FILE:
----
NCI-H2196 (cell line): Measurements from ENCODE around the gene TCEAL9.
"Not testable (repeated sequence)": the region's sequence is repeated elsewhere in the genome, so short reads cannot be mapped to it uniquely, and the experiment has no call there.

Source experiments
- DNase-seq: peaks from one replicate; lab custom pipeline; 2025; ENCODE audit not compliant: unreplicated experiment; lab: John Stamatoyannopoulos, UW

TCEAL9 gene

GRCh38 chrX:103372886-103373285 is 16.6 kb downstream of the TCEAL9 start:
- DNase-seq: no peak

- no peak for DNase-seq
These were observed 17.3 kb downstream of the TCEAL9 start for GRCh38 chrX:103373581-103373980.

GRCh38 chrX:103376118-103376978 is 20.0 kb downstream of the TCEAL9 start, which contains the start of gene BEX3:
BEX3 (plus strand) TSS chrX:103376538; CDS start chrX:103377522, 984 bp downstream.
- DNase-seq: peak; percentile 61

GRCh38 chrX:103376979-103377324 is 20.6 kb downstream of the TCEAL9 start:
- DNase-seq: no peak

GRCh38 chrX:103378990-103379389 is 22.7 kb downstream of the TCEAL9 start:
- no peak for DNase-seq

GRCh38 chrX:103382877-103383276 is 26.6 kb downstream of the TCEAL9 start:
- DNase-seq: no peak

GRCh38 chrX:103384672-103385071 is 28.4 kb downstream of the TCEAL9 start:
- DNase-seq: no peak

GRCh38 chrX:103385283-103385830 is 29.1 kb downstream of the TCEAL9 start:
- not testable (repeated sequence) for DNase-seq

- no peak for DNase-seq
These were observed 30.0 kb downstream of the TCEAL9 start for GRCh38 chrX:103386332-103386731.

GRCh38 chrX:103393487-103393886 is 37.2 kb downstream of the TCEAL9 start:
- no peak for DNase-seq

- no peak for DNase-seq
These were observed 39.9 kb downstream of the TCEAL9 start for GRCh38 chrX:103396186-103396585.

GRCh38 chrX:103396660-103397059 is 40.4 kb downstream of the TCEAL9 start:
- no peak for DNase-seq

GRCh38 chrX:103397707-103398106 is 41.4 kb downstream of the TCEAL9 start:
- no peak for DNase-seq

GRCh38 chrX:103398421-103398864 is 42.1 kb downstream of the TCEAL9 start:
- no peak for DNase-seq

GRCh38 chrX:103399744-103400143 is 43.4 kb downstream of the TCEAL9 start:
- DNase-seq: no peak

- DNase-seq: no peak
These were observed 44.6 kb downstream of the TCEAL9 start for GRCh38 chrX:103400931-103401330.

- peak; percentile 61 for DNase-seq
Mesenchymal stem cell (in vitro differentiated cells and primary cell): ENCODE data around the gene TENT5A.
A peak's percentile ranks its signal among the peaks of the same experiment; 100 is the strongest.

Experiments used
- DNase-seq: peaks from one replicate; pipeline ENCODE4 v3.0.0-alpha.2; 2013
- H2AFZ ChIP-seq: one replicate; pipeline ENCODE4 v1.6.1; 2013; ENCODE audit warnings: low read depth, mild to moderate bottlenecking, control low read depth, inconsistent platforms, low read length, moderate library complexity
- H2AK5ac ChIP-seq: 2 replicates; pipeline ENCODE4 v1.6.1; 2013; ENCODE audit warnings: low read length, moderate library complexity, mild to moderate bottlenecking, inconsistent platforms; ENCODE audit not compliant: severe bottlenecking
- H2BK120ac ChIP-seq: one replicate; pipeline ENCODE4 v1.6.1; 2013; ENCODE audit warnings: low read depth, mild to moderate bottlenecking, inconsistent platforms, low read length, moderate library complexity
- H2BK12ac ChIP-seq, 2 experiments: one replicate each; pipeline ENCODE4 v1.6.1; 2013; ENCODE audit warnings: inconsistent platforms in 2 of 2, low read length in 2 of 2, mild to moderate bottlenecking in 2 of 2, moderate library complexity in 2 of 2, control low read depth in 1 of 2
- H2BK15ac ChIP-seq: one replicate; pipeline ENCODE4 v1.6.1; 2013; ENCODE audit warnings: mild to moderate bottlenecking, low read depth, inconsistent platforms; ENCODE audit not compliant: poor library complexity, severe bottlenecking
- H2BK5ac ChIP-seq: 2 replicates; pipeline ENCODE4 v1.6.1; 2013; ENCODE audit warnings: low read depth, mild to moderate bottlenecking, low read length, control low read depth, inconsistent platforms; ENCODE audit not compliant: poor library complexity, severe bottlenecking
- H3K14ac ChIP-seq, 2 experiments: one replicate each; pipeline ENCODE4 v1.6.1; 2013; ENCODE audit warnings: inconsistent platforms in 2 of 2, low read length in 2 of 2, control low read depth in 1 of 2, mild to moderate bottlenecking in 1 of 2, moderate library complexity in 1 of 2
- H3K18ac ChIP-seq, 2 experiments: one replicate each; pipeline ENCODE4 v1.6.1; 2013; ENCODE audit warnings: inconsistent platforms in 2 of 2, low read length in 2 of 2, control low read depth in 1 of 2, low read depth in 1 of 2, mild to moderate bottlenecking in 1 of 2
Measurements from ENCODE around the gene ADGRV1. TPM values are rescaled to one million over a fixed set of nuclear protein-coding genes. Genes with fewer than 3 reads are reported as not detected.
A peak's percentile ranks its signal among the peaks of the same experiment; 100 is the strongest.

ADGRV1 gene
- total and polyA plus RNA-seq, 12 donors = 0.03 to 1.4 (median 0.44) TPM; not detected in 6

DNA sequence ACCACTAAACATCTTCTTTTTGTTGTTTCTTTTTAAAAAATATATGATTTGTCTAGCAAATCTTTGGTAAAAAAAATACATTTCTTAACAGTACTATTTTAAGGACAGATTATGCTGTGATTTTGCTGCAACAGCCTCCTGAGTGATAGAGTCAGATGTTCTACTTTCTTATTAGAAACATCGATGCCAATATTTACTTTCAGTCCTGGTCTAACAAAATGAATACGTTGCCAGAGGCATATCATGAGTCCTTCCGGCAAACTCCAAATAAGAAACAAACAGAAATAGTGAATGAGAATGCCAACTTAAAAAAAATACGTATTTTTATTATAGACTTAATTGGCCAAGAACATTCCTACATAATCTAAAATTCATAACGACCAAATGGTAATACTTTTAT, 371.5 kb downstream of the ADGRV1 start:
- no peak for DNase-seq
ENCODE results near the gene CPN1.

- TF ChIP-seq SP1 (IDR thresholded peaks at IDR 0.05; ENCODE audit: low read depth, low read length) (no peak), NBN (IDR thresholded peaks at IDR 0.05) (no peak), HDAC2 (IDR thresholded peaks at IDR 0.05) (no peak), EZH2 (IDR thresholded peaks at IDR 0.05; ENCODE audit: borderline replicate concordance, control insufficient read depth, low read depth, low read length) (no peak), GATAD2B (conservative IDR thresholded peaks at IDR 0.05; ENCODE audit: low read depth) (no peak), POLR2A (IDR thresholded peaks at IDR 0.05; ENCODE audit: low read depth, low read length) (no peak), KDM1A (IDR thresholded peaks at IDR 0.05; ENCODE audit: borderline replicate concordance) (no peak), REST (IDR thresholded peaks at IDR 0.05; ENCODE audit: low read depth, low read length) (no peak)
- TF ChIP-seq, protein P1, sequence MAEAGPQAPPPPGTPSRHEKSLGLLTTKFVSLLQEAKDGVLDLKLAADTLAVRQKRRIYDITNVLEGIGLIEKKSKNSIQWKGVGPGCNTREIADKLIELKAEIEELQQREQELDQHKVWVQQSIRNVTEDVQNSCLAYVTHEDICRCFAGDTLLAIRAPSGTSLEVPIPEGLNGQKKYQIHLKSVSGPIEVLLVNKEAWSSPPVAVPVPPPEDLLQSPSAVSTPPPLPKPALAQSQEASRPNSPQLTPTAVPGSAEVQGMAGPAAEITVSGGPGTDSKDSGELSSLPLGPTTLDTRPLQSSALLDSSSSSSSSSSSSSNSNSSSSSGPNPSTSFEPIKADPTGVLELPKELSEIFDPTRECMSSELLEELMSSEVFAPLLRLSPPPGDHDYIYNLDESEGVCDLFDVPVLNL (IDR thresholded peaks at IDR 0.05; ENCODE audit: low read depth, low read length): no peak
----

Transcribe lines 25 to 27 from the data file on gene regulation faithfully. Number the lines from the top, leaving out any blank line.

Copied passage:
GRCh38 chrX:103393487-103393886 is 37.2 kb downstream of the TCEAL9 start:
- no peak for DNase-seq

- no peak for DNase-seq